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Ford Motor Co., surprised by the popularity of the AWD versions of its Ford Five Hundred, Freestyle, and the Mercury Montego, forecasts sales of such equipped vehicles from automakers to reach 500,000 a year with eighty percent to be crossover vehicles (SUV or CUV). The company has plans to jump on the opportunity.

"When Ford introduced the new AWD vehicles," says Robert Parker, car marketing manager for the Blue Oval, "demand outstripped supply during the initial launch. Customers saw that AWD really provided the best value for the dollar. Based on our experience with those cars, Ford has set about bringing the technology to a wider range of vehicles and expanding the consumers' choices."

The company will be releasing AWD versions of its Fusion/Milan/MKZ (formerly Zephyr) mid-sized sedans by 2007. Ford's foreign subsidiary Volvo offers AWD in most of its lineup while Mazda's Mazdaspeed6 comes standard in AWD. The feature will also be available on the company's upcoming lineup of CUVs.

[Source: Ford]

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    • 1 Second Ago
      • 9 Years Ago
      I'm sold on AWD- and I live in a state that sees about 2 inches of snow a year.

      The reason I passed on any domestic cars is that none offered AWD. The Fusion would have been a candidate, Mazdaspeed6 wasn't available. Magnum was too big and no manual transmission.

      Any others- Pontiac Vibe, possibly Caliber offer AWD on the less than performance models. Pass.

      2wd cars offer traction control, but there nothing like having 4 tires scrambling for traction.
      • 9 Years Ago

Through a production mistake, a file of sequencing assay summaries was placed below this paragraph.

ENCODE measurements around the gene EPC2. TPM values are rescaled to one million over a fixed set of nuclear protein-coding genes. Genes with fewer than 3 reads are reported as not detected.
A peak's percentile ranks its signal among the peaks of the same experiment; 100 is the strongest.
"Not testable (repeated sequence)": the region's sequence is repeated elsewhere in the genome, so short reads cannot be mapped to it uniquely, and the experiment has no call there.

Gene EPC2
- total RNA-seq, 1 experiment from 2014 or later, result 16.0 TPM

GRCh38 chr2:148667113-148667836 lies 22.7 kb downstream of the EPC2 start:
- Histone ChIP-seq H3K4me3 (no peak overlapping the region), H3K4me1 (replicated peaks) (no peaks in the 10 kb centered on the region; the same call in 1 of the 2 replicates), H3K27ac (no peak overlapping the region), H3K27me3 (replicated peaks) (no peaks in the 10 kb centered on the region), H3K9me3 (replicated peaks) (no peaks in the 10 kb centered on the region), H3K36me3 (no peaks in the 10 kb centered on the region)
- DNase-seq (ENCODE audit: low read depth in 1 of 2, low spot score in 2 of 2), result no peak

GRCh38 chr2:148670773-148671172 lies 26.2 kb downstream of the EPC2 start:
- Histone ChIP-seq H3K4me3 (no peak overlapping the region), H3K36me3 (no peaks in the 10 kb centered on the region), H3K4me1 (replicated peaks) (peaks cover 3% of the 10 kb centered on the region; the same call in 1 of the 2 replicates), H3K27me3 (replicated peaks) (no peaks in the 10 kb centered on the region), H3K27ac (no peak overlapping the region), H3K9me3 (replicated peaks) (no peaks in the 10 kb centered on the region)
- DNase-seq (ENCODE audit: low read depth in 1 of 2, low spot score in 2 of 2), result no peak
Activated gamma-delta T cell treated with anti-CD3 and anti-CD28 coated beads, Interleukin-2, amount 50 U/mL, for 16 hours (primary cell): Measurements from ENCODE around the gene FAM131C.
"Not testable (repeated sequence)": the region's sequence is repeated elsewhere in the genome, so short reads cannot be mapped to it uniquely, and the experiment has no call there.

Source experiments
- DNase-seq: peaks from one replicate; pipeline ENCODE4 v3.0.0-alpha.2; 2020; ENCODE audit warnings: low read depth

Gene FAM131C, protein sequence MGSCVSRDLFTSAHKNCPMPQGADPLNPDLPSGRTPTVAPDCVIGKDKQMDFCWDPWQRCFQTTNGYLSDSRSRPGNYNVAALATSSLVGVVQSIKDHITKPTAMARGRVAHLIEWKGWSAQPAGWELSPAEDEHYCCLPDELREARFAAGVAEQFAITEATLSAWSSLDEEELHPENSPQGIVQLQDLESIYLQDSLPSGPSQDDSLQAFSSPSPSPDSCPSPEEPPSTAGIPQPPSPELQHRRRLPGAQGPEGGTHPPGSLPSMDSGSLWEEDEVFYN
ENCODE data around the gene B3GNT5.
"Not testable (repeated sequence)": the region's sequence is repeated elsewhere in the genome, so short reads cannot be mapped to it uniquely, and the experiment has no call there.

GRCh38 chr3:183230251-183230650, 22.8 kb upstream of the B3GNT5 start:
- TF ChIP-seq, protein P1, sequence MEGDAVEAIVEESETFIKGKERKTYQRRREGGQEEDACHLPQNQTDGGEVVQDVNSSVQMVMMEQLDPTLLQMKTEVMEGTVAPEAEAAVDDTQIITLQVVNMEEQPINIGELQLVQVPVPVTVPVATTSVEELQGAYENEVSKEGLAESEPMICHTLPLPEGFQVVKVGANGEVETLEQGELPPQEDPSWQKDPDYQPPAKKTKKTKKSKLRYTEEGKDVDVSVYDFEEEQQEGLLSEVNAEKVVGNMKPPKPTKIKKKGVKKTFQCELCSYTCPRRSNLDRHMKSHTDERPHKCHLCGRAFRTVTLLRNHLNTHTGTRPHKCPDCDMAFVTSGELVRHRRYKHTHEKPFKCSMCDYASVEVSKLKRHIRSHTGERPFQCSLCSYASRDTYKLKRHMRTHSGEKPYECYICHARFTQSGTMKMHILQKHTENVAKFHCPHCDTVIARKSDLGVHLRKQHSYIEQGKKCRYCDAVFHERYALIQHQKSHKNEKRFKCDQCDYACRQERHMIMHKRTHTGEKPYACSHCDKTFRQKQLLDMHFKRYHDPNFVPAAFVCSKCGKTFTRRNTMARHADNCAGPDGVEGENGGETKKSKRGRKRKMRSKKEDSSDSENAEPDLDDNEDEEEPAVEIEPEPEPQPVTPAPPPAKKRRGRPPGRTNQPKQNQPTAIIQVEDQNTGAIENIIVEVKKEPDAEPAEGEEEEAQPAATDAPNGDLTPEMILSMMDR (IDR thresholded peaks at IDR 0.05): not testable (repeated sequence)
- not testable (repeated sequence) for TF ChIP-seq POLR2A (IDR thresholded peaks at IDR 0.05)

Do not confuse rear four wheel drive, the one with a center differential with traction adding only clutch pack systems.
      Ford-Haldex 2.0, front wheel drive until you loose traction is the primary way things work here. Sure it can run a predictive program to help prevent front wheel slip, but that isnt' going to work at 75mph on the highway.

      Why bother with this, when most people don't bother with winter tires. See that little snowflake on the side of blizzaks.
      And now that is starting to appear on [REAL] all-season tires.
      • 9 Years Ago
      #1- The 500 is already FWD, so actual weight penalty comes from adding a rear driveline, which ironically, provides a better weight balance F/R, so more balanced handling.

      Almost every carmaker, except Toyota, Honda and Nissan, offer AWD throughout much of their lineup. MB (all of it's sedans), BMW, Audi (all of it's cars), Subaru (ditto), Volvo, Porsche, Jaguar and others have some AWD models for years. Even the Big Japanese three have begun to offer AWD luxury vehicles.
      • 9 Years Ago
      "AWD sedan probably handles better and burns less fuel than AWD SUVs of similar passenger compartment size, and may be attractive to those looking at SUVs but feeling pinched by rising fuel prices."

      Ford Five Hundred AWD:

      108 ft^3 interior volume
      22 ft^3 cargo volume
      3649 lbs curb weight
      200hp DOHC 24 valve 3.0L V6, 6 speed automatic.
      19 city, 26 highway.

      Honda CR-V AWD:
      103 ft^3 interior space
      34 ft^3 cargo space
      3406 lbs curb weight
      156hp DOHC 24 valve 2.4L I4, 5 speed automatic
      21 city, 25 highway

      So comparable mileage, from a heavier car with a more powerful engine? I'd say your hypothesis checks out in this case.

      However, look at this one:

      Toyota RAV4
      108 ft^3 interior, 36 ft^3 cargo
      3527 lbs curb weight
      269hp, DOHC 24 valve 3.5L V6
      21 mpg city, 28 mpg highway

      In this case, the 500 loses to the Toyota.

      Still, it is at least comparable, and offers a good (if not rocket hot) engine-tranny combo, with a Volvo-sourced safety cage and a lower center of gravity. And, if you compare it to truck-based SUV's, or even unibody SUV's like Jeeps, it still wins by a long shot.

      The real shame is that they couldn't let the Mercury have the "understated" styling and a stronger design statement on the Ford.